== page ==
Parkview Health Logo

Reframing the grieving process

Last Modified: August 13, 2023

Healthy Mind


This post was written based on an interview with Virgil Barker, chaplain, Palliative Care, Supportive Care Unit, Parkview Randallia Hospital.

The single most important thing to remember about the grieving process is that it’s unique to each individual. It's not math. There's no one right way or one wrong way to do it. A loss has to be processed by the individual as an individual. Because of this, bereavement support is about assessing what needs a grieving person has, and then tailoring a response based on those needs.  

Relationships and grief

It would be an exception if everyone tied to a particular loss was at the same place in their grief journey and/or feeling the same level of grief, because relationships are a big determinant in the grieving process, and those personal connections vary greatly.

Unfortunately, the people who have the hardest time with grief following a loss are those who had an element of estrangement prior to their loved one passing, and now they realize the window to reconcile has closed.

That’s why, one of the most common pieces of advice I give is to say the things you have to say now. If there are fences to mend, bridges to cross, words to express, today is the day, because no one knows if there will be tomorrow. Don’t be afraid to start the dialogue.

Fear and grief

Fear is the biggest obstacle to healthy grieving or a healthy response to the dying process.

Back in the 1400s, a book called “Ars moriendi” or “The Art of Dying” addressed the things people were afraid of related to death. On one page, the author would list the fear, and on the other, a faith response to address the fear. One of the many takeaways from the popular work was that wherever there was fear, there was trouble, but wherever there was a response to fear, which was faith, it helped bring the peace and calm that comes with the realization that death is not the end of the story.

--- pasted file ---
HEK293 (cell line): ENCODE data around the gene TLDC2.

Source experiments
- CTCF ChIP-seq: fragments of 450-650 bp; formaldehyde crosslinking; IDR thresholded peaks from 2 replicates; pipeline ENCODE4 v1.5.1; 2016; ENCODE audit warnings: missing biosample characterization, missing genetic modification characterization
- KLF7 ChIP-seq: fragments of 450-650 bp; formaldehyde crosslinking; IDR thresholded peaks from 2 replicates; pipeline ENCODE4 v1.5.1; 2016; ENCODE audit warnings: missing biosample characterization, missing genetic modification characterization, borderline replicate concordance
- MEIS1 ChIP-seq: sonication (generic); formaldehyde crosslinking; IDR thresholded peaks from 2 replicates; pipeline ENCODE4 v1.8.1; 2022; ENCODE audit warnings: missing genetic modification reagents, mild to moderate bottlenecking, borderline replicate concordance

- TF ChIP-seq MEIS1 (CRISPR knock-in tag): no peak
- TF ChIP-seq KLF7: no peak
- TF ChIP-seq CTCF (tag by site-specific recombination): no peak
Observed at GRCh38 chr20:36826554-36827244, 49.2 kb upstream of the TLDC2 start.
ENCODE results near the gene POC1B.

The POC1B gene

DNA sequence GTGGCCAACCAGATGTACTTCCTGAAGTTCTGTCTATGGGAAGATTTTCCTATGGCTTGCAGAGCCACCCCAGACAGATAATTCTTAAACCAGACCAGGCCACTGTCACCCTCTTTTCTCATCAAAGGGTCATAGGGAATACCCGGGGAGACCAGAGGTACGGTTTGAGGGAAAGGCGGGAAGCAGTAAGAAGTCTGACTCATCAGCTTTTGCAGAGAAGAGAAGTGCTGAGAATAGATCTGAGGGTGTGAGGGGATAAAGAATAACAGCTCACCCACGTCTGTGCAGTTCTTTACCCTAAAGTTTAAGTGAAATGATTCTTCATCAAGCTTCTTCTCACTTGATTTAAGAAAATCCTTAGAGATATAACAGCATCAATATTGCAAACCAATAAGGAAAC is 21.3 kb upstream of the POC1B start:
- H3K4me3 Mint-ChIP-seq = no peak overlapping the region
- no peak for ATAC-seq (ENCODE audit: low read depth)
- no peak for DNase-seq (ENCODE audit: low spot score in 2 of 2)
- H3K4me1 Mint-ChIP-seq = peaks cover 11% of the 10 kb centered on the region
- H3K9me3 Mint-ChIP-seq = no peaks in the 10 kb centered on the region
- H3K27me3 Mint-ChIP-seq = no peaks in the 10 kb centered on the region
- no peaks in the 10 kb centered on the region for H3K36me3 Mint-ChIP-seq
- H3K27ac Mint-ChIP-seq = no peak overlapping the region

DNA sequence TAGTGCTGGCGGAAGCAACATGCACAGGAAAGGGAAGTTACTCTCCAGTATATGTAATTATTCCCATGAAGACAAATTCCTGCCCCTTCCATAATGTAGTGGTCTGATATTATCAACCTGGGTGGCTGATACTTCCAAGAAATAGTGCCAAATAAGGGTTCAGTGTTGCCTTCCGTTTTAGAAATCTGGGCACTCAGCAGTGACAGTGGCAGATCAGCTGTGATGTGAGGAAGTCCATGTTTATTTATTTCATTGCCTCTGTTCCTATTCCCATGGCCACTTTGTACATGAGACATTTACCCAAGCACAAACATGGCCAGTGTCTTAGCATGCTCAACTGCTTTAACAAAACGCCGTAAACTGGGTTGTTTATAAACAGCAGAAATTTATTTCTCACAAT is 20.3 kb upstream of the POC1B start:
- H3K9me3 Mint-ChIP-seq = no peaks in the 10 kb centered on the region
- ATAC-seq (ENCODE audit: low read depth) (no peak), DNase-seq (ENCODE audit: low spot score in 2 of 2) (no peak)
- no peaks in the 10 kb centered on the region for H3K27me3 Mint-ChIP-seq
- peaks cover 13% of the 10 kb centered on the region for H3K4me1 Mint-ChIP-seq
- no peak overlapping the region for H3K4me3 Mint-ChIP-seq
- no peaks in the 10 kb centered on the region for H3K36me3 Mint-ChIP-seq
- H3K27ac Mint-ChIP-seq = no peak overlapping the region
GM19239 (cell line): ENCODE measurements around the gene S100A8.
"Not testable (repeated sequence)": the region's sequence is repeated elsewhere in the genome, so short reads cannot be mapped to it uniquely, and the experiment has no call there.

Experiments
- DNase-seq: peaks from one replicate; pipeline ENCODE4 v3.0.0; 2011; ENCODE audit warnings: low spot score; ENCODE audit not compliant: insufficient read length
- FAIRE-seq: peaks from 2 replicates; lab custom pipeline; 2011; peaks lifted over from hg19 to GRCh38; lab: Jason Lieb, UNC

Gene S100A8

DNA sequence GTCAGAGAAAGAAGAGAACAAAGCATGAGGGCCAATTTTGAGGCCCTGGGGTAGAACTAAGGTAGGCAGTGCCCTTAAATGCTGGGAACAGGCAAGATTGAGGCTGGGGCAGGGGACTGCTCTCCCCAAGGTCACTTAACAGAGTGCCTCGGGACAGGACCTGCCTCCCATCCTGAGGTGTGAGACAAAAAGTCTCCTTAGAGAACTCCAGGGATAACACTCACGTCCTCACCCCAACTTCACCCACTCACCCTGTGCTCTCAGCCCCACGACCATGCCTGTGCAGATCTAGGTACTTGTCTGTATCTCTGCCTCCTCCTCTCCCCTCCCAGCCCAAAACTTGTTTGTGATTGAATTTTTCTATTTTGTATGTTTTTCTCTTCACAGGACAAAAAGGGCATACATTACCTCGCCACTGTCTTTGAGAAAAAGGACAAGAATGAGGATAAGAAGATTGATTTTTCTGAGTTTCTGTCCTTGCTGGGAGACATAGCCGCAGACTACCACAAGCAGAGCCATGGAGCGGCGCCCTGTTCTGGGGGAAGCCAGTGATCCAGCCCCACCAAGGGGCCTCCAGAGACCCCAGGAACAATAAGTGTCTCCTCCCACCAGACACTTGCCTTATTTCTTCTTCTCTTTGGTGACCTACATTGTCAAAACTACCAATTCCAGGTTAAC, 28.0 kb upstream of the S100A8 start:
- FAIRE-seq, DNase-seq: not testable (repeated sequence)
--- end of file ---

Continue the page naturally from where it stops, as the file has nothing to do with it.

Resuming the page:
When looking at bereavement issues, it’s important to figure out what the fear is, address it and try to reconcile while there's still time.

The grief that accompanies a sudden loss

When we lose someone suddenly, the biggest issue is the would’ve, could’ve, should’ve issues–the regrets over the past that hamper a healthy bereavement process. We can't go back and change what happened (or didn’t happen), so it really doesn't do us well to try to rehash and beat ourselves up over it. You need to let go of the past and embrace the future.

When consoling someone after a sudden death, I always say, “Don't should on yourself.” Let that go. Instead, ask, “How can I respond to others better from this moment forward?” “What can I do differently in the future?” If you’re stuck on a thought like, “I should have told her I loved her more.” Start doing that with the people who are still in your life. Replace what was lacking with the opposite action so that you can improve that part of your life. Use the loss as fuel for positive change.

It's also common for someone to experience shock when a loved one dies unexpectedly, and shock can be concerning, because, once it wears off, it’s hard to tell how the person will respond. The popular question people ask is, “Are you okay?” But that doesn’t necessarily invite honest answers. It’s important to ask open-ended questions in these conversations. Set them up to open up.